An opposition leader in the resource-rich Congo-Brazzaville has claimed he intends to take power by force in less than a month amid an ongoing deadly political crisis in the former French colony.
Formerly named the French Congo after 1882, today's Congo-Brazzaville (or Republic of the Congo) was rocked by a significant outbreak of violence on 4 April 2016 on the day the Constitutional Court published final election results showing President Denis Sassou-Nguesso had won a hotly contested March presidential poll after he amended the constitution to remove presidential term limits.
Recently-nominated Prime Minister Clément Mouamba earlier this month reiterated a call for a dialogue "without taboos" with the opposition, including elements the government qualifies as radical such as the main IDC-Frocad platform, independent presidential candidate General Jean Marie-Michel Mokoko – also known as J3M - and Union panafricaine pour la démocratie sociale (UPADS) party.
Koukébéné: 'forcing Sassou-Nguesso out of power by force'
It has now emerged that Benoît Koukébéné, an exiled former minister who served under the first democratically elected President Pascal Lissouba, on 9 September sent a letter to French President Francois Hollande urging for France to stop its alleged support to Sassou-Nguesso.
"In less than a month, I will mobilise the worthy sons of the country to force the tyrant of Brazzaville out of power by force, if it cannot be otherwise," the politician wrote to the French President, in a letter headlined, 'Republic of the Congo, for the legitimate use of force'.
Highlighting his followers and himself are not "bullies", the politician said he has no intention to arrest Sassou-Nguesso if the head of state decided to relinquish power. In his letter, Koukébéné said he would "personally ensure" that the current President is "free to exercise of his right of flight" if he decided to leave.
Promises to respect French interests
Vice-President of Congo's former dominant political party UPADS, Koukébéné has been exiled in France since 1997 after he was convicted in absentia for "economic crimes".
The former Minister of Hydrocarbons and Mineral Resources's political project focuses on an economic program promoting bilateral twinning arrangements – including France, which has entrenched business interests and close personal relationships with the governing and economic elites.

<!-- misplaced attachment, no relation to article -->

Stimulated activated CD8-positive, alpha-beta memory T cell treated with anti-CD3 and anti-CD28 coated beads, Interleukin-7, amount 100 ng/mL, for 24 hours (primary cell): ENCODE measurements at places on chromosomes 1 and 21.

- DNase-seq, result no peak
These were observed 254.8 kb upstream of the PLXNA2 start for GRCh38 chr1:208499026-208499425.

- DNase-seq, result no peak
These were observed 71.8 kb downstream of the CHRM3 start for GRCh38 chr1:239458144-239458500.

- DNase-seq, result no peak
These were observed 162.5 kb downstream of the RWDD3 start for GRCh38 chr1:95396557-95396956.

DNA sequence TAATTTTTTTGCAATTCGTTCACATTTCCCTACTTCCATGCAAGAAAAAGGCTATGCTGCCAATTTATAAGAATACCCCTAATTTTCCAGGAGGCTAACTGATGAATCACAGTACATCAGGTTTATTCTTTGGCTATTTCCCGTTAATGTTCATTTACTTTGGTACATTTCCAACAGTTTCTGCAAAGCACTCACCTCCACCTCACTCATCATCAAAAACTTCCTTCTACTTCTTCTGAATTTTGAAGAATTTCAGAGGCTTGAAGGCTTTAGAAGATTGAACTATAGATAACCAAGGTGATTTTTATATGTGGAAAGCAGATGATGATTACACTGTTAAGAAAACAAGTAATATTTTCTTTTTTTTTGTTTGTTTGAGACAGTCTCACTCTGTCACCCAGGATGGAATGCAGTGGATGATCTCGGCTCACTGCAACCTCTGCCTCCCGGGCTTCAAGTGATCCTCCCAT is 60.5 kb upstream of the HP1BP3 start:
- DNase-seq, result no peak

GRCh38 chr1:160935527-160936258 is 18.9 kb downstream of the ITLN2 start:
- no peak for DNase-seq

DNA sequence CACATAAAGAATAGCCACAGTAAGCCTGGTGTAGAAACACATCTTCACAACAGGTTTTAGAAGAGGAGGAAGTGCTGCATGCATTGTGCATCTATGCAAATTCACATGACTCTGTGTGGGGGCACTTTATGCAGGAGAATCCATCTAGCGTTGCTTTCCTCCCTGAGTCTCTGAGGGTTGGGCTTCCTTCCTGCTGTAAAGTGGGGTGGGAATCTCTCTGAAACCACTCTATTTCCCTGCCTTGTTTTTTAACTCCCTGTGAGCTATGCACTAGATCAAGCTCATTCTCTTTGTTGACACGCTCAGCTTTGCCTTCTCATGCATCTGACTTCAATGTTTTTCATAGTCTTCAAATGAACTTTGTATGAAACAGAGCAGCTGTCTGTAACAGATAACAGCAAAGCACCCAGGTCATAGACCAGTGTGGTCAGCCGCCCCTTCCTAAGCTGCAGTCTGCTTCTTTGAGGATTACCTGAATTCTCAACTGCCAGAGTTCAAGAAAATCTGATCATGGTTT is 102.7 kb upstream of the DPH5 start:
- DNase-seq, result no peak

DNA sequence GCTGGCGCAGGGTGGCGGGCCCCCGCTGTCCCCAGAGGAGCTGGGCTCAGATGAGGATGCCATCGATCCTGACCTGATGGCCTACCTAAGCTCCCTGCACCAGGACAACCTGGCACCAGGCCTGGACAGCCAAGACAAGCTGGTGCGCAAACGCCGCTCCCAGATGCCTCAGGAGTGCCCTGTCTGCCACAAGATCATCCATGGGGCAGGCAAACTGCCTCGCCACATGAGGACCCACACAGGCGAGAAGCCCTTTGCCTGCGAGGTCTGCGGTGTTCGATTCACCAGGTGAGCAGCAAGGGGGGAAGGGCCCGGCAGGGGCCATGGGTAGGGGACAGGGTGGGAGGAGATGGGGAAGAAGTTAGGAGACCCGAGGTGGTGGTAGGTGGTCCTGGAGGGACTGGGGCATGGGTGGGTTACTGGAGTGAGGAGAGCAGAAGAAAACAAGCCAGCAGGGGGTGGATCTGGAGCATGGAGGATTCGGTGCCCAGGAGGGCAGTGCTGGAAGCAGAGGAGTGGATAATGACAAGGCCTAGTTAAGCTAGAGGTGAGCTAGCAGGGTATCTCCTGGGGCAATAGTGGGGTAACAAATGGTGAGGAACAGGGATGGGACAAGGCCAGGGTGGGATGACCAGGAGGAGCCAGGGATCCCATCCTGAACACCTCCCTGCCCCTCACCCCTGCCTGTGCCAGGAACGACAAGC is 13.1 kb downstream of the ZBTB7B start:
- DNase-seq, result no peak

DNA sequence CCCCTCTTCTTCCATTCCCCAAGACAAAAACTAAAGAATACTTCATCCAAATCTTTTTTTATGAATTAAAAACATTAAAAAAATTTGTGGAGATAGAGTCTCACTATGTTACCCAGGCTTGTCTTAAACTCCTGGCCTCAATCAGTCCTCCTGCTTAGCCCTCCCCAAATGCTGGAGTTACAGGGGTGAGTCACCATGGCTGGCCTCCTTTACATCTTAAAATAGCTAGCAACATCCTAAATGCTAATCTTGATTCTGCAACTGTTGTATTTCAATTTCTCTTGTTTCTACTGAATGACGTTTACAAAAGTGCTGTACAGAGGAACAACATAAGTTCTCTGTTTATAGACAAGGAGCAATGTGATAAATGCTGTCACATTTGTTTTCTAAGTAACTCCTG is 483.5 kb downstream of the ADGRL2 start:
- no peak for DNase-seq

He reiterated his promise to the French leadership that, in case he was to depose Sassou-Nguesso, "the French community living in Congo Brazzaville will be protected, as well as French companies' interests".
Congo is France's largest importer in Central Africa (€654.7m, £562.2m), and the fifth in Sub-Saharan Africa (out of 52 countries) behind South Africa, Nigeria, Ivory Coast and Senegal. There are an estimated 200 companies with French interests operating in the country – including subsidiaries of French firms – who employ 15,000 French nationals.
Set up by Lissouba in 1990, UPADS was the ruling party in the oil and timber-rich nation until Lissouba was ousted in the 1997 civil war that left between 13,000 and 25,000 dead, with 200,000 internally displaced and 6,000 civilians seeking refuge outside the nation's borders.
UPADS candidate, former Defence Minister Pascal Tsaty Mabiala, came fourth in the contested March elections after gathering 4.67% of votes.
Congo-Brazzaville's crisis explained
Although it has been relatively stable since the Second Republic of the Congo Civil War (1997-99), trouble started brewing in March 2015.
President Denis Sassou Nguesso – one of Africa's longest-serving leaders – announced he wanted to hold a referendum to modify the country's 2002 constitution, which would allow him to run for a third consecutive term in office.
Similar stories have played out in a number of African states, and following the referendum in October last year, constitutional changes allowed Sassou Nguesso to stand in the March 2016 presidential election, a move condemned by the opposition as a constitutional coup.